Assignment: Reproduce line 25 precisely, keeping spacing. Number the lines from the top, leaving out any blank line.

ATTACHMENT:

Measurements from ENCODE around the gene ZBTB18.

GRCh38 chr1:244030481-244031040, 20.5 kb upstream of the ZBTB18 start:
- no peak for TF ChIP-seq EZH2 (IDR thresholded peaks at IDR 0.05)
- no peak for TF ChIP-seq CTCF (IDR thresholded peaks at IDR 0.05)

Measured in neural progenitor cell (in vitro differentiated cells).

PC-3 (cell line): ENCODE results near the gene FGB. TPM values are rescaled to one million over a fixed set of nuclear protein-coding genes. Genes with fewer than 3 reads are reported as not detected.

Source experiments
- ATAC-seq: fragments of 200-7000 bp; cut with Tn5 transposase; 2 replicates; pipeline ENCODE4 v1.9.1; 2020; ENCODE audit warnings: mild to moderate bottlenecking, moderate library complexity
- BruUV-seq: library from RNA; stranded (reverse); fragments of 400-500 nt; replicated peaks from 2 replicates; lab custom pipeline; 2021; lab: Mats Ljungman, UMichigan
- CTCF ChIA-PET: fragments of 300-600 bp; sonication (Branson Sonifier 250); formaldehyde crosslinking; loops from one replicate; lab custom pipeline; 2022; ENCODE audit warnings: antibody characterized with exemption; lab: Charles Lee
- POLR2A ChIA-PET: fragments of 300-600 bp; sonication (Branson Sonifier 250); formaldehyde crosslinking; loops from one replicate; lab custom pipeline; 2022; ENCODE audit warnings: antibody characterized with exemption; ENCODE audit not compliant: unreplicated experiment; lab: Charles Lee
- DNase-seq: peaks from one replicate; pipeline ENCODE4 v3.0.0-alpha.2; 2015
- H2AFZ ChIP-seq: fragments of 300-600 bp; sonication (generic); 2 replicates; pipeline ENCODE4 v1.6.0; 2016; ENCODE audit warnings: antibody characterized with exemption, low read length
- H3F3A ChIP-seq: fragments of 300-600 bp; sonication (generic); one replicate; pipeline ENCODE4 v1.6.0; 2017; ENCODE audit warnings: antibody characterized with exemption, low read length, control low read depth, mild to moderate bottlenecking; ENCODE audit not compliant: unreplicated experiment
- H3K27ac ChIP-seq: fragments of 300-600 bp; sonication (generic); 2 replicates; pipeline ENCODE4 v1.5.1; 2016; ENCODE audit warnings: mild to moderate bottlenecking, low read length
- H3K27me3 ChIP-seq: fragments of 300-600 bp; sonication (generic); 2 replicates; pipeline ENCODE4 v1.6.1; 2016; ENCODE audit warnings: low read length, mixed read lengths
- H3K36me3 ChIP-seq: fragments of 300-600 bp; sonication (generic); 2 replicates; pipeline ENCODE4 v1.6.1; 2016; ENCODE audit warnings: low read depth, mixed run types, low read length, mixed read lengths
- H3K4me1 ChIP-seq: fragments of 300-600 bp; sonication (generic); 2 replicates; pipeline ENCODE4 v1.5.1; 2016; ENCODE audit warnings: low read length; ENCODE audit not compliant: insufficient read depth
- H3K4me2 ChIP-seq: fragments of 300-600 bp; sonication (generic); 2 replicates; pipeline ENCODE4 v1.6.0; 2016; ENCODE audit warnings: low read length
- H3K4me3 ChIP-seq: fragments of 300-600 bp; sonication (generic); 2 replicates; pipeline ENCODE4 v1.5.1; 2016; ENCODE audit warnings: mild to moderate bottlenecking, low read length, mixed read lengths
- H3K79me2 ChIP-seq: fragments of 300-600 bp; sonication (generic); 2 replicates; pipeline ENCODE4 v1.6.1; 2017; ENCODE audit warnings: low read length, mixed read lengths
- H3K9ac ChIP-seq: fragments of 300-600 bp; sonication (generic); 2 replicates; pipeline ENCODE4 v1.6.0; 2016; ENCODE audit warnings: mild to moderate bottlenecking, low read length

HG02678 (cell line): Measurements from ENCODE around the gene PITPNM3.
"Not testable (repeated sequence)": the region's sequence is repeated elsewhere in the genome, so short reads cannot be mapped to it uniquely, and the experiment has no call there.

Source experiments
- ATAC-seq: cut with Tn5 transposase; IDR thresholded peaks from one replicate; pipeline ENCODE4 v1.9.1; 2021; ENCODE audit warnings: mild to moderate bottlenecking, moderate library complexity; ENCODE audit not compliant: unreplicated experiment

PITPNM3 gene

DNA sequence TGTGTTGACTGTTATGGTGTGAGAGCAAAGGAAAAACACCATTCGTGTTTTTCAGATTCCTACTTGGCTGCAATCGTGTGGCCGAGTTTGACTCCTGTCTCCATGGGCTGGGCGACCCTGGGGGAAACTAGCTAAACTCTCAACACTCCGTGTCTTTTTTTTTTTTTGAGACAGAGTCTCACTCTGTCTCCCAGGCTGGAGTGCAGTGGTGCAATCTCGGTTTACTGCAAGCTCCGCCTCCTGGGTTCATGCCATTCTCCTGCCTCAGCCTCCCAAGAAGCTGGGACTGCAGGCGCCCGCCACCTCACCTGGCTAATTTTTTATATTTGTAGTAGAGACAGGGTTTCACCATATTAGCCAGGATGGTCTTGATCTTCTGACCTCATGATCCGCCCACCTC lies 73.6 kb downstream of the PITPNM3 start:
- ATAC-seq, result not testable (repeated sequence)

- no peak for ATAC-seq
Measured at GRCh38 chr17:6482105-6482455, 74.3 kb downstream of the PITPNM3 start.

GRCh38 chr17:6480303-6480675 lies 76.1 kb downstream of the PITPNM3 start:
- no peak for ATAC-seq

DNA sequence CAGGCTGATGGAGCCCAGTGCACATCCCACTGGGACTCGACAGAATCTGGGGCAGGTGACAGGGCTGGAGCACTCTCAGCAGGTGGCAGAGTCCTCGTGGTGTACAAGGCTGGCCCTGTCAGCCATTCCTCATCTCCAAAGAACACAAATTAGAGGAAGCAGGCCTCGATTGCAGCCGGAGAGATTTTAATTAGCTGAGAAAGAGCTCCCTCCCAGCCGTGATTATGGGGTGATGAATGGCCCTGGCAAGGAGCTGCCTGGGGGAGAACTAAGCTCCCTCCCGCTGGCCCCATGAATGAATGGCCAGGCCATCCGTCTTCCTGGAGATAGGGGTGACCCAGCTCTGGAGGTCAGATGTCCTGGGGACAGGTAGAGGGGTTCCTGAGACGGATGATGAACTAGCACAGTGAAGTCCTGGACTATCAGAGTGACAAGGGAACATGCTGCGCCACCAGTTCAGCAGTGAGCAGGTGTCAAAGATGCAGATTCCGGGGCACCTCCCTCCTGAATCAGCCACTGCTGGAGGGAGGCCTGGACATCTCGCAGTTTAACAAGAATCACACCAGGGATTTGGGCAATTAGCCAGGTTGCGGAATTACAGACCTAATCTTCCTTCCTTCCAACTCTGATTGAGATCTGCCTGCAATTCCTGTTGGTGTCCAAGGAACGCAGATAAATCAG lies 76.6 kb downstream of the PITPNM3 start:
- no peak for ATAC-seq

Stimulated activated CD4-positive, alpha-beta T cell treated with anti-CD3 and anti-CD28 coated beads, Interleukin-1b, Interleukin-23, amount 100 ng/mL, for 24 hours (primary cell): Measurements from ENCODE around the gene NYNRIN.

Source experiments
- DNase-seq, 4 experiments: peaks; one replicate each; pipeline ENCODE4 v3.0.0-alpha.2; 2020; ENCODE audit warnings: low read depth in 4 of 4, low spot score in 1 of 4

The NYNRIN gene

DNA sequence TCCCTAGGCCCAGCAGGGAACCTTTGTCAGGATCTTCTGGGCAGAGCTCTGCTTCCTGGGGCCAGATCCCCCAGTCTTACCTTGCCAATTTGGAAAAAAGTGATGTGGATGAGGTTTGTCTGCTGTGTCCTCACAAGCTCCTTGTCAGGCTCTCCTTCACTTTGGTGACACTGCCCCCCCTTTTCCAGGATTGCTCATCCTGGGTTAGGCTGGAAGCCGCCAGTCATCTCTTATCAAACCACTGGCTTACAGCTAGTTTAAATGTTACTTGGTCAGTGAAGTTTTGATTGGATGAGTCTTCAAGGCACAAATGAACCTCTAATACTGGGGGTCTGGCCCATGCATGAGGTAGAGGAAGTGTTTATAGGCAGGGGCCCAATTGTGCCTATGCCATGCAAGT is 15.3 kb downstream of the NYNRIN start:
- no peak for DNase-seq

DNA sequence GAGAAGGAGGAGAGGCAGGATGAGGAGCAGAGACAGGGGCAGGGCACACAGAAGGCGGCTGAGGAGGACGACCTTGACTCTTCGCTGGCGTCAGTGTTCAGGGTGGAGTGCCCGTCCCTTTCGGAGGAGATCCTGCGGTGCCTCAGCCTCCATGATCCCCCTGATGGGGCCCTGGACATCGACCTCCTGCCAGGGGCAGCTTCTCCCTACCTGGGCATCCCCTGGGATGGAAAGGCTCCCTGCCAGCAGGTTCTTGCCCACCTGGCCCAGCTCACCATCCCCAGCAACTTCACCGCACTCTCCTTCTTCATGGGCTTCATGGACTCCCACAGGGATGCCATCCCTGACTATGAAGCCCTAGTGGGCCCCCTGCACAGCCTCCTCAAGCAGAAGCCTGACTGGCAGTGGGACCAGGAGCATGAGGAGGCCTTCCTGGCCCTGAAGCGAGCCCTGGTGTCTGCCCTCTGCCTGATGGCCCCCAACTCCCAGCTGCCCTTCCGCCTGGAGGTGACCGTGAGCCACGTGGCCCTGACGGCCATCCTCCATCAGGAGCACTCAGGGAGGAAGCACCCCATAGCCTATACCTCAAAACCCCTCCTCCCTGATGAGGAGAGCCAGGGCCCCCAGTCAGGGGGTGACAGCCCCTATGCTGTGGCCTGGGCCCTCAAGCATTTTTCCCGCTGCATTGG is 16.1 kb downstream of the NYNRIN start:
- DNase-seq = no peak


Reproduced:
Source experiments